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Korn Ferry’s talent trends for 2019

December 14, 2018

Several factors — including an incredibly tight labor market and the massive influx of data — are affecting the way HR professionals and talent acquisition leaders do their jobs, according to executive search firm Korn Ferry (NYSE: KFY). The company identified 10 key emerging trends in the HR and talent space in its Emerging Global Talent Trends for 2019 report. The list is based on input from talent acquisition, development and compensation experts worldwide.

The trends, in no particular order, include:

(Don’t) Mind the Gap!: The stigma of taking time off between jobs is fading. Tactics to reach professionals who have been out of the workforce include targeted proactive sourcing, talent communities, workshops, customized landing pages and microsites, alumni networks for those who have left the company and may consider returning, and “buddy” systems for effective onboarding.

Making artificial intelligence more “intelligent”: Left unchecked, artificial intelligence could undermine recent efforts to boost diversity. In the beginning of the recruiting process, care should be taken when drafting job descriptions to ensure that they are gender-, race- and age-neutral. And even when résumés are anonymized, AI can still often embed gender biases. AI needs to be trained to look more for the skills needed for a specific role, such as the ability to program specific computer codes, instead of focusing on subjective modifiers (e.g., “collaborative” or “tough task master”) that may have gender bias.

Personalized pay: Go ahead, we’re listening: In order to understand the differences in what might incentivize one group, such as millennials, from another group, such as baby boomers, organizations are beginning to listen to employees. They are able to tailor rewards packages, offering different mixes of pay, flex time, paid time off, international assignments, student loan repayment, etc. This turns the pay and rewards discussion from a company communicating with the entire employee population to a one-to-one discussion with employees.

Rethinking the annual performance review: Even if the employee does not have a long tenure, ongoing feedback will help them learn, stay engaged and create an employer value proposition to help attract future employees.

Digging deeper into the diversity and inclusion pipeline: Organizations are more readily seeing that there has to be an increased focus across all levels of an organization to create an ongoing pipeline of diverse talent, including women, people of color, disabled persons and LGBTQ employees. To measure their progress, many organizations have begun using applicant tracking systems to find out what percentage of minority applicants were hired. In addition, organizations are having an added focus on the retention of a diverse employee base. Many are using a “D&I diagnostic” that helps get to the root problem of why employees are leaving and what can be done to reverse the trend.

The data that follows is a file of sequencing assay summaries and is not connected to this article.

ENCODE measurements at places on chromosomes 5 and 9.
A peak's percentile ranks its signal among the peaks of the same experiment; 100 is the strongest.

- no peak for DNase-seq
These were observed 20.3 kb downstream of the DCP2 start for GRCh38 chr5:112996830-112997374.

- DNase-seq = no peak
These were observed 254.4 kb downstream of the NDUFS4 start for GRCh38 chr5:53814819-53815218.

How are we doing? Technology is allowing for real-time feedback from candidates about their experiences during the recruiting cycle. With the data, they can amend recruiting practices, including specific job requirements and interactions with candidates, to successfully hire the best people.

That’s really a title?: New roles and titles are emerging across many industries to meet the changing strategies of organizations. From an executive perspective, many industries, including healthcare, finance and retail, are creating chief experience officer roles. Another emerging C-suite title is chief transformation officer, who is usually tasked with change management initiatives, often during times of mergers and acquisitions. Other titles becoming more prevalent include chief happiness officer, chief people officer, data wrangler, legal ninja and customer relations advocate.

Talent analytics becoming just as important as business analytics: Increasingly, analytics that look at the talent landscape in specific markets, including competition for and availability of qualified talent in one city or region, as well as compensation norms, are coming into play in tandem with business analytics to create the most effective, sustainable approach.

Talking talent holistically, from hire to retire: There is a trend toward a more foundational, data-centric approach that creates actionable insights from an organizational, team and individual perspective. This foundation is informed by data from talent acquisition, assessment, development, organizational structure and compensation functions. This enables a calibrated approach to talent that is tightly linked to business outcomes.

Balancing act: Managing short-term hiring needs with long-term business goals: Many organizations are outsourcing their hiring efforts to providers that often have two teams working on their behalf: a day-to-day operations team and an account management team that analyzes ongoing business and technology trends to plan for the future.

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